When the Department of Labor makes the biggest change to fiduciary responsibilities since 1975, it draws people’s attention. Plan sponsors. Financial advisers. Brokers. Attorneys. Recordkeepers. TPAs. Consultants. The SEC. FINRA. Congress. The list goes on and on.
It should have grabbed your attention. Depending on your role, the new guidance will impact you in different ways. For example, if you oversee a plan under $50 million and use a non-fiduciary broker, you will need a new adviser or your broker will have to make significant changes. If you oversee a larger plan, you will see increased disclosures – many of the “CYA” variety – from your providers. And of course, as a plan participant, you will see differences in the way brokers or advisers may interact with you – and the advice they provide you – if you retire or terminate employment, and are considering a rollover.
Within a couple hours of the DOL’s release of more than 1,000 pages of regulations, prohibited transaction exemptions, and commentary, “experts” around the country were willing to tell us exactly what it all means. That may not be as bad as Congress adopting the provisions of the Affordable Care Act without reading the law, but, well you get the point.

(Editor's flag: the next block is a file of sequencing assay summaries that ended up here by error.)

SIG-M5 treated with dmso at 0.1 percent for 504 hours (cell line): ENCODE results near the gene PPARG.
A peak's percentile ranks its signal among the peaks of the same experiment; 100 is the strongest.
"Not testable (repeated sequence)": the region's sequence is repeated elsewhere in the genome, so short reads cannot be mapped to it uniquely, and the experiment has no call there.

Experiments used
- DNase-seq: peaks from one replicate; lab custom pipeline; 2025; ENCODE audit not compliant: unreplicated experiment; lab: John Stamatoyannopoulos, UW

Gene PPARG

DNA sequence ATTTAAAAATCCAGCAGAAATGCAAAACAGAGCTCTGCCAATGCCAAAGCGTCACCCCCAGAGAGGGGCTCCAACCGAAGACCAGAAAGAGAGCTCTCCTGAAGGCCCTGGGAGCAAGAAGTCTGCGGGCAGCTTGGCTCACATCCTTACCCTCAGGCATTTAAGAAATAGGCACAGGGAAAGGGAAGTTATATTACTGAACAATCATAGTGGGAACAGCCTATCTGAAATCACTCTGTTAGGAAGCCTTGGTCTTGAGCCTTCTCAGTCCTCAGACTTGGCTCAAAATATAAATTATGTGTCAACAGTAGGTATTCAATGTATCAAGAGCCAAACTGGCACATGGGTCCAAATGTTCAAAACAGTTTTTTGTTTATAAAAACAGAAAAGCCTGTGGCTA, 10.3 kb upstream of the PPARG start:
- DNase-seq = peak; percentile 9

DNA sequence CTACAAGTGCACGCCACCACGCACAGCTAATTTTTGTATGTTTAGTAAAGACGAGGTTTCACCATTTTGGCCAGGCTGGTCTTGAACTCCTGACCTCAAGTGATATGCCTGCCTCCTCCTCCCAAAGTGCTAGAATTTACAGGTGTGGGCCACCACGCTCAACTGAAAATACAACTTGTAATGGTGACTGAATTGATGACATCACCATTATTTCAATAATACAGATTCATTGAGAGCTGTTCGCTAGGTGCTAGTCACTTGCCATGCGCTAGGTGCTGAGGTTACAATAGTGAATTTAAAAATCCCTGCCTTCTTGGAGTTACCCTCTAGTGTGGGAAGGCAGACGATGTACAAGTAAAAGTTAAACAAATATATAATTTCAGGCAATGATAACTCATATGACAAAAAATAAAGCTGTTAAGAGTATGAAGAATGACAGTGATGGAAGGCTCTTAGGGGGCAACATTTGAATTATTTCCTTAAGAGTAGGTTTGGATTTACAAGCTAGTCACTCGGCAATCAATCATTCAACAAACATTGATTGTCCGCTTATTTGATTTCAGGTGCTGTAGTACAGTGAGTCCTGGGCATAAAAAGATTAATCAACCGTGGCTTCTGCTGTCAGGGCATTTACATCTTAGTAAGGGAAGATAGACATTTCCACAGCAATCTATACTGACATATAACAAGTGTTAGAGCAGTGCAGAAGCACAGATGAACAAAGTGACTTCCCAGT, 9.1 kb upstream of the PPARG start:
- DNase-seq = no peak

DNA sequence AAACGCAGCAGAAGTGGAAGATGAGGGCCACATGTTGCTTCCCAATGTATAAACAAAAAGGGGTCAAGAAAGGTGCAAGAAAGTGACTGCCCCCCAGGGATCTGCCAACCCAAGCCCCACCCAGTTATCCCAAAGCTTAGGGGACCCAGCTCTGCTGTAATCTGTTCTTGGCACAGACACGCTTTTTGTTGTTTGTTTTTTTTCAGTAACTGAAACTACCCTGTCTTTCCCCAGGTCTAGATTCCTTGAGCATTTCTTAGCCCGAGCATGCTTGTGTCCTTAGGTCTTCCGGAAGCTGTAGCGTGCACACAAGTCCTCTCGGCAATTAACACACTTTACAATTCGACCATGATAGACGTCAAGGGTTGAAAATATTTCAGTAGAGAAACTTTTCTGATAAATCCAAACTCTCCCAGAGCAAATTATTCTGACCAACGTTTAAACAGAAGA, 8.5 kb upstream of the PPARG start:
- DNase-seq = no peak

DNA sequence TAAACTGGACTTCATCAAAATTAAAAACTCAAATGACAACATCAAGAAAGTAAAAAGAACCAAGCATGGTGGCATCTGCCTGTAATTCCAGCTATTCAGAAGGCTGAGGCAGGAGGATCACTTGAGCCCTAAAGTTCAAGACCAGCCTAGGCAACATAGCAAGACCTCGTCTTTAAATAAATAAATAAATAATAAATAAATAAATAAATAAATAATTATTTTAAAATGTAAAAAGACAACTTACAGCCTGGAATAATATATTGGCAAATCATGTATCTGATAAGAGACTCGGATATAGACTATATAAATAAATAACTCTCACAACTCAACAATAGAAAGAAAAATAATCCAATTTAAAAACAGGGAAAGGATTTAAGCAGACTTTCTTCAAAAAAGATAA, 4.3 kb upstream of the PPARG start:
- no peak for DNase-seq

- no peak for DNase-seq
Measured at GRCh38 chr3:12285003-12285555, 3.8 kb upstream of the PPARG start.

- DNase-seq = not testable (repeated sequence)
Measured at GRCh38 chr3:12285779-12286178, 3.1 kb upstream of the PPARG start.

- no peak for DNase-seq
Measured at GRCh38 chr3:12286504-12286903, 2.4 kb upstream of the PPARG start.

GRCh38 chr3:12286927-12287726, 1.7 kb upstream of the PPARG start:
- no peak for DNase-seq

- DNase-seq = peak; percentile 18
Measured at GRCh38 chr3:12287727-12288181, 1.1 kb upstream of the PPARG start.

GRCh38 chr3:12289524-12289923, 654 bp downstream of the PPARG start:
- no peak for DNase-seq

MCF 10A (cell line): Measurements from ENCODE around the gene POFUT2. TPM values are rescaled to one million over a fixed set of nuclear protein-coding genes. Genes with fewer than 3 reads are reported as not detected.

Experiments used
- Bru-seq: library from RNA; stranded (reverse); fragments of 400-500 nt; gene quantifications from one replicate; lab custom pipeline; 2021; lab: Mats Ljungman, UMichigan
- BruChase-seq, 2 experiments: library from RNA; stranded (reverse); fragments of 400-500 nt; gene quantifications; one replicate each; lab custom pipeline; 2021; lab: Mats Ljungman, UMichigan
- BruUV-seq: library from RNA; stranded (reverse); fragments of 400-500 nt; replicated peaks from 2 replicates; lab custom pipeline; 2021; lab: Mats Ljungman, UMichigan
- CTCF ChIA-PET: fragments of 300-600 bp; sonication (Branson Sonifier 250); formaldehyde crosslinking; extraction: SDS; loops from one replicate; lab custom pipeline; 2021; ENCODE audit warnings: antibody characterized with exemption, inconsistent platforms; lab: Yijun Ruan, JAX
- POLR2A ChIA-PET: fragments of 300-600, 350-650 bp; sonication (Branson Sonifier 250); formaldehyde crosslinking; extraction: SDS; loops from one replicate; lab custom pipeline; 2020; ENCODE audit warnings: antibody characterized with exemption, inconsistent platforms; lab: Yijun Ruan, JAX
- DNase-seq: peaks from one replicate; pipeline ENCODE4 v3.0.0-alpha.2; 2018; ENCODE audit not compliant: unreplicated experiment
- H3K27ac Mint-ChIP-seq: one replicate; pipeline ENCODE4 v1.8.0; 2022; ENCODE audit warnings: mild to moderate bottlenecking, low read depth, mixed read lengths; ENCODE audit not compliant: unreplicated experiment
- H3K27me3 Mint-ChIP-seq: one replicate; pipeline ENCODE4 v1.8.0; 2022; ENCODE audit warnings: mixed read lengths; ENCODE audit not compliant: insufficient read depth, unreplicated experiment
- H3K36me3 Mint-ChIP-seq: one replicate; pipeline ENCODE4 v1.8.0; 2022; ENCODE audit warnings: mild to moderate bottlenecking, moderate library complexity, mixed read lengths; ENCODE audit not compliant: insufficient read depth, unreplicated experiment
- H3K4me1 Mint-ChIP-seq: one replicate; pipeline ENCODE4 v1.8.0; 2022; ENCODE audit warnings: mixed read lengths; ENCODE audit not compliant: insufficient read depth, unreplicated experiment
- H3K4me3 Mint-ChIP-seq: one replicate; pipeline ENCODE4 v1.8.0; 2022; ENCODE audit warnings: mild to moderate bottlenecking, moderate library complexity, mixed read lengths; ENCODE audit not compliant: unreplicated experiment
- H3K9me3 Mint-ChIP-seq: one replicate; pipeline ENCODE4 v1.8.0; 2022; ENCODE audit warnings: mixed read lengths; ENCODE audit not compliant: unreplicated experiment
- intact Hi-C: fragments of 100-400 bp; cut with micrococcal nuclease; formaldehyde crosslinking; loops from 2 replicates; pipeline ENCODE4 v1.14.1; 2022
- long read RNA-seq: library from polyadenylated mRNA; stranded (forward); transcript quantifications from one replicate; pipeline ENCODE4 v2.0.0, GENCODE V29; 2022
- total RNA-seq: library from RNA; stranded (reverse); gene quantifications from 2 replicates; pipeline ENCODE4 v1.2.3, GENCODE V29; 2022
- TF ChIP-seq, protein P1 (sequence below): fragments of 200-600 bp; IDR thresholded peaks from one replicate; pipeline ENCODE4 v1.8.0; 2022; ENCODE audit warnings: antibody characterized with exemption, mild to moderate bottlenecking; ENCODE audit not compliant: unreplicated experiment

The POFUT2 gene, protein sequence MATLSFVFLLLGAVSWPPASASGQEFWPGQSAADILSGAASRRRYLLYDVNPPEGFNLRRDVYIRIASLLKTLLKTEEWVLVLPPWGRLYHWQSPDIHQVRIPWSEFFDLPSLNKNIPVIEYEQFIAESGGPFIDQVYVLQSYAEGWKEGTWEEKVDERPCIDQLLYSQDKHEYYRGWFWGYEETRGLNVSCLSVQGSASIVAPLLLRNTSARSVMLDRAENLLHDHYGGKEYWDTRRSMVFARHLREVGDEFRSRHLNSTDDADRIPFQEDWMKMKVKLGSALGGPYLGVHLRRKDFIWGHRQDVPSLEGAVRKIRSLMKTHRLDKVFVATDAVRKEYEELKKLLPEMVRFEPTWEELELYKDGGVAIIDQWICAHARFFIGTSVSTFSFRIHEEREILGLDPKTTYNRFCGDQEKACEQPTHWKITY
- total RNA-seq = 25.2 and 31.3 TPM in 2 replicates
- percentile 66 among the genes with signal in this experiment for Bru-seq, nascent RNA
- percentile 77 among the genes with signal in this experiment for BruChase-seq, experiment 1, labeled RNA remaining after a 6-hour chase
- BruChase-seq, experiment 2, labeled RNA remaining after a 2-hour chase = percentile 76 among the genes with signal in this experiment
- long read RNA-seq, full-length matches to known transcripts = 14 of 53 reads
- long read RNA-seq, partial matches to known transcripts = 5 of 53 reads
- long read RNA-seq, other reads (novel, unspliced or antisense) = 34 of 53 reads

So how do we take all of those pages and make it manageable? How do we make it understandable? We carve it up into pieces. We will endeavor to do that with an upcoming six-part series: “The Who, What, When, Where, Why, and How of the Fiduciary Regulation”. We’ll start out of order with the next blog post: “Understanding the Fiduciary Regulation: Why?”